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Two doctors have filed the first federal lawsuit to stop a new California law that they say shuts down doctors’ free speech rights, by restricting the medical advice they can give patients regarding COVID-19. The law, signed on Friday by Governor Gavin Newsom, authorizes the Medical Board of California to pursue professional sanctions and even license revocation against doctors who share information about COVID-19 that challenges the “scientific consensus.”

Mark McDonald, MD, a Los Angeles psychiatrist, and Jeff Barke, MD, an Orange County primary care physician, are represented by the Liberty Justice Center, a national nonprofit law firm dedicated to protecting Americans’ constitutional rights. The case was filed in the U.S. District Court for the Central District of California against the Medical Board of California and Attorney General of California. The plaintiffs also filed papers seeking a preliminary injunction to protect their free speech rights as the case unfolds.

Daniel Suhr, managing attorney at the Liberty Justice Center, said, “We rely on our doctors to give us their best medical advice, yet the State of California is stopping doctors from doing just that. That’s not just wrong, it’s unconstitutional. Doctors enjoy the same free speech rights as other Americans. The State of California cannot define a so-called scientific consensus on an issue and then punish anyone who dares challenge it.”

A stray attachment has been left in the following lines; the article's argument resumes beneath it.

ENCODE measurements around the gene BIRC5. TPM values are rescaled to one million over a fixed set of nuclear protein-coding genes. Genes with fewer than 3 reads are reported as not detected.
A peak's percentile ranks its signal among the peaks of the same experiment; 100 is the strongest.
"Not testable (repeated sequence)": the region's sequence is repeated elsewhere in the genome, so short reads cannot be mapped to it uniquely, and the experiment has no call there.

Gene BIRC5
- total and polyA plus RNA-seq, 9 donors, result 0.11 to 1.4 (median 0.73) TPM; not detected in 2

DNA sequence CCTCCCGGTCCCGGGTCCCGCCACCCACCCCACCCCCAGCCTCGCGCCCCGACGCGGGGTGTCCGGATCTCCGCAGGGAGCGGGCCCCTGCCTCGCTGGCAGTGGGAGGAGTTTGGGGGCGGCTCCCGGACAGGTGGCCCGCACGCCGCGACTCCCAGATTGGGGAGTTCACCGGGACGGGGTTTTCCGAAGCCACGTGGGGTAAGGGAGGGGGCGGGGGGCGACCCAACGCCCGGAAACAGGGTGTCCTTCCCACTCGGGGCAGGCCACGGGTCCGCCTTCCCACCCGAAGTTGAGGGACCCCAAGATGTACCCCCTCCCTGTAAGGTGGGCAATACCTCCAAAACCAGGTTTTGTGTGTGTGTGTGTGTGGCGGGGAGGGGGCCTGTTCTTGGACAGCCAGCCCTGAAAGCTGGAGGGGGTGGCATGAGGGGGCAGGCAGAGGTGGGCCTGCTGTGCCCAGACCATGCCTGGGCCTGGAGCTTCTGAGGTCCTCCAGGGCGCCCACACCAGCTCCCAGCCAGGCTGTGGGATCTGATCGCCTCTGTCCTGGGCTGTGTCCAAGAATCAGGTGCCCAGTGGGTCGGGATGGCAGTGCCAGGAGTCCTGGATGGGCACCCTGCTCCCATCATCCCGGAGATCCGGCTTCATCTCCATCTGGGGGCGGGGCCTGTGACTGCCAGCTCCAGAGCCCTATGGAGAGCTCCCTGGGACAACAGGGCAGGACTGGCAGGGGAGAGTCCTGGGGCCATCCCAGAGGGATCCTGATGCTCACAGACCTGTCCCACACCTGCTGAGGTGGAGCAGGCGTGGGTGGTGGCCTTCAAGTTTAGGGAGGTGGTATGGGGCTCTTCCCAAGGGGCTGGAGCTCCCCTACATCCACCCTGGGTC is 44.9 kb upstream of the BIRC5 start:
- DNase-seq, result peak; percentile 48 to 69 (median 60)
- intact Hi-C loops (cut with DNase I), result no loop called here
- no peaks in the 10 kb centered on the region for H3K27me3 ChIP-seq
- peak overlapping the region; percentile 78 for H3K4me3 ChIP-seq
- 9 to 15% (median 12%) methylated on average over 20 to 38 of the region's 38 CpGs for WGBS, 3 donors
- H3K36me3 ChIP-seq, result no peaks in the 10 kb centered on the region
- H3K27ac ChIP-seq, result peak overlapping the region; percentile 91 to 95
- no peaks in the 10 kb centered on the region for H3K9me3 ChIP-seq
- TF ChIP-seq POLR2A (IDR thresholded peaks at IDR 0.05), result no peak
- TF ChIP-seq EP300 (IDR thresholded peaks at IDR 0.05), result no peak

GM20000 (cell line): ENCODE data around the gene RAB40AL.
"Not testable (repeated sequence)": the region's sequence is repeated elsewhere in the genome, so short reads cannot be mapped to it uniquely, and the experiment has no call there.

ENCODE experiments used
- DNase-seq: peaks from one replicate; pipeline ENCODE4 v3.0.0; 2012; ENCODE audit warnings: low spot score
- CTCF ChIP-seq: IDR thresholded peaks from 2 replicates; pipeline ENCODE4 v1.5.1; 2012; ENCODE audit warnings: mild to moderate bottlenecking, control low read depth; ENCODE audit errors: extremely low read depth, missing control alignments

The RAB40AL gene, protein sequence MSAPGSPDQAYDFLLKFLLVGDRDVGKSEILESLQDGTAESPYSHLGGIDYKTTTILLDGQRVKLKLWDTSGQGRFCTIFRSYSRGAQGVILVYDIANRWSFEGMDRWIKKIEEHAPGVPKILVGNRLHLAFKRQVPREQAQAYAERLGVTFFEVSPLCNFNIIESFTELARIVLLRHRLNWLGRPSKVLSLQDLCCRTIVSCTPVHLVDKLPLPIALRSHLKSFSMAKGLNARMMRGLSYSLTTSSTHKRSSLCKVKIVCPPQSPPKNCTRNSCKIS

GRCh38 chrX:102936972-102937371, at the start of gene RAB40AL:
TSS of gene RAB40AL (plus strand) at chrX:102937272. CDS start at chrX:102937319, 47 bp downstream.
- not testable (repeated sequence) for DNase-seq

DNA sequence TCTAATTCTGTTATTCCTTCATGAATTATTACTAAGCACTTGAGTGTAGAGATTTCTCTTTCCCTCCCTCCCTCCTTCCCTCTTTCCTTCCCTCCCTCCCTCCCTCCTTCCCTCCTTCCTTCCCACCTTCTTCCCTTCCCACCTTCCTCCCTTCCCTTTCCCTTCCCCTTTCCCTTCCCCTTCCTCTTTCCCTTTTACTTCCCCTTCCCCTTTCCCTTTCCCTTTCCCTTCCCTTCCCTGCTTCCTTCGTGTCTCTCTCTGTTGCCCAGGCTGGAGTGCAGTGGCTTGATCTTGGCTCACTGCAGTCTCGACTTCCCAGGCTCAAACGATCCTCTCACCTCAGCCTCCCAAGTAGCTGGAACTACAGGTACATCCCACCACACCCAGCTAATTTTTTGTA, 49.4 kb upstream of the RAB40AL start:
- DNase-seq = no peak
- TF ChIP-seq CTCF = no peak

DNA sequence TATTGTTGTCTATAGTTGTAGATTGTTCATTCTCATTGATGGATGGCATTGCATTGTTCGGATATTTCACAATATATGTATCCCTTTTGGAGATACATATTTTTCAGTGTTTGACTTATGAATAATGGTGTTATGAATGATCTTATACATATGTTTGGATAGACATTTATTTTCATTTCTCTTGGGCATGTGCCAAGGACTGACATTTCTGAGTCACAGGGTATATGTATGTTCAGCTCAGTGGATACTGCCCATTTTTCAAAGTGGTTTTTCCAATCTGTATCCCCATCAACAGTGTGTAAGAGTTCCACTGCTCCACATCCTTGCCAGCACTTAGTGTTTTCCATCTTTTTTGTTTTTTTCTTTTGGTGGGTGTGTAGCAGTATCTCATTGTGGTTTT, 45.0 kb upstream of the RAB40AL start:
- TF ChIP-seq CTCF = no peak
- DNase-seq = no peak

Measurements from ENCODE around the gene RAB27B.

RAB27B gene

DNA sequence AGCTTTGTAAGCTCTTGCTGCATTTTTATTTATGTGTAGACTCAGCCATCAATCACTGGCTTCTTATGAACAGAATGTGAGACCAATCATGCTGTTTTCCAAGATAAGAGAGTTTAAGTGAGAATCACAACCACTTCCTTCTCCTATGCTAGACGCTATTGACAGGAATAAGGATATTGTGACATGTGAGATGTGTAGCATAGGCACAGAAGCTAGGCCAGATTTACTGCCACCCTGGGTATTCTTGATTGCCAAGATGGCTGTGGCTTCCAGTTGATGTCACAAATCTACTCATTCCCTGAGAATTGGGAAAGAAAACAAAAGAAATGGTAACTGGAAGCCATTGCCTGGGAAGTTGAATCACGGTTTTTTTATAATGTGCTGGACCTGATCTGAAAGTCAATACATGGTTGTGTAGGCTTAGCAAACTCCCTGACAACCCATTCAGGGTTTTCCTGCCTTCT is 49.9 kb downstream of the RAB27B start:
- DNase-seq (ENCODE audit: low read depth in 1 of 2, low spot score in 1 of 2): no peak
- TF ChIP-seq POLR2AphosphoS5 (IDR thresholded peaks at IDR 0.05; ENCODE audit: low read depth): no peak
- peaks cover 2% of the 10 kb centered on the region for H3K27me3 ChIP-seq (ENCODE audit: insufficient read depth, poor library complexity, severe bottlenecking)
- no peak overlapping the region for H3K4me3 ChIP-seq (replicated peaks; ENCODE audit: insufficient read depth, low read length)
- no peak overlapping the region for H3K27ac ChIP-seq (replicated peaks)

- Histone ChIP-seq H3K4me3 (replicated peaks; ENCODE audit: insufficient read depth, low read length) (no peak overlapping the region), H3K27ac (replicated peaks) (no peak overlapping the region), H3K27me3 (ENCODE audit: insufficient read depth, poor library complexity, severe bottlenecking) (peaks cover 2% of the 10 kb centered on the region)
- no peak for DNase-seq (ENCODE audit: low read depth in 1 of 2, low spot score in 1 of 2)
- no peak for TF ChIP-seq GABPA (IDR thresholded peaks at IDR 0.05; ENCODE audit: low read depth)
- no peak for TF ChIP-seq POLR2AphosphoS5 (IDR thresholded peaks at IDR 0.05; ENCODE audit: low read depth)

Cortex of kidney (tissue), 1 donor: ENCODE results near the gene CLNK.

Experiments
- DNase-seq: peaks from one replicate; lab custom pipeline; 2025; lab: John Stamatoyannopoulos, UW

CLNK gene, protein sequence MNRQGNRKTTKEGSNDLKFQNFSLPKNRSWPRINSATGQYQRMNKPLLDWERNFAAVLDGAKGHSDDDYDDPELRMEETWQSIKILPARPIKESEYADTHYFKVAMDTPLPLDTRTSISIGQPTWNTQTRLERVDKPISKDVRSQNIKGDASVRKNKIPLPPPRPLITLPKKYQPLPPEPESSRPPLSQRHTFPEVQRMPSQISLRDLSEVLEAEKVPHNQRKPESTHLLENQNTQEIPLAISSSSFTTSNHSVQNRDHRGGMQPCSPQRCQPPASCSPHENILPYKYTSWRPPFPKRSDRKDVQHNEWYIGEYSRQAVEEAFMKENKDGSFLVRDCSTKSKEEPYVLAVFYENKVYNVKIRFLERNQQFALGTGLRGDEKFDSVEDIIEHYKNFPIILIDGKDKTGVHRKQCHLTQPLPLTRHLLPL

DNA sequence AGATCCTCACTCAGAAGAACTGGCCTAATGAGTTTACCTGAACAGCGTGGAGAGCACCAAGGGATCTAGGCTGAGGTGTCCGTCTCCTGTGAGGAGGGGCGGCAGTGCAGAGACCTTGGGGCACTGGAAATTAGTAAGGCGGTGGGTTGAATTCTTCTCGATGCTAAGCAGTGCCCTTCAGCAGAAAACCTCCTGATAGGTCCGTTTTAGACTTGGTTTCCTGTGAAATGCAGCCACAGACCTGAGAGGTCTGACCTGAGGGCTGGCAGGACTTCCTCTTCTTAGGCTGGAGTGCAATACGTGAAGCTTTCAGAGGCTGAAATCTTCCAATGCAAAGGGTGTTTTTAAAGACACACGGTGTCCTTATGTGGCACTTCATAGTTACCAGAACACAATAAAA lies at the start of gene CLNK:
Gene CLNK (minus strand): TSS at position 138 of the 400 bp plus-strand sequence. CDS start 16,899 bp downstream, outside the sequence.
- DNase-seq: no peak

Under the terms of the new law, Assembly Bill 2098, the Medical Board is authorized to punish doctors who share “misinformation” with their patients, and then defines “misinformation” as anything that “is contradicted by contemporary scientific consensus.”

In his signing statement, Newsom acknowledged that he was “concerned about the chilling effect” of legislating doctor-patient conversations. Nontheless he signed the law because it was “narrowly tailored to apply only to those egregious instances in which a licensee is acting with malicious intent or clearly deviating from the required standard of care while interacting directly with a patient under their care.”

Critics argue that the text of the measure does not spell out what constitutes an egregious instance, or what metrics will be used to determine malicious intent.

Dr. Mark McDonald, a plaintiff and doctor in Los Angeles, said, “If this period has taught us anything, it is that the scientific and medical environments are constantly evolving, as new information and studies confirm or reject prior policies. Doctors need the freedom to explore alternatives and share opinions that challenge the scientific consensus – that is inherent in the nature of the scientific enterprise. California cannot insert itself into the physician-patient relationship to impose its views on doctors and end all debate on these important questions.”

The lawsuit, McDonald v. Lawson, was filed October 4, 2022, in the U.S. District Court for the Central District of California. The Motion for Preliminary Injunction was filed the same day.

A recent article on this new law by the Los Angeles Times notes that the new law was endorsed by the California Medical Assn., which represents nearly 50,000 physicians throughout the state.

But critics say they are worried that singling out a rapidly evolving and relatively new disease could have unintended harms.”I am concerned this bill will not take into account how quickly information changes in COVID-19,” said Dr. Monica Gandhi, an infectious disease specialist at UCSF.

She cited as an example the antiviral medication Paxlovid. The Food and Drug Administration’s guidelines for emergency use of the drug aren’t updated fast enough to reflect the latest research showing that while it helps senior citizens, it doesn’t do much for patients under 65.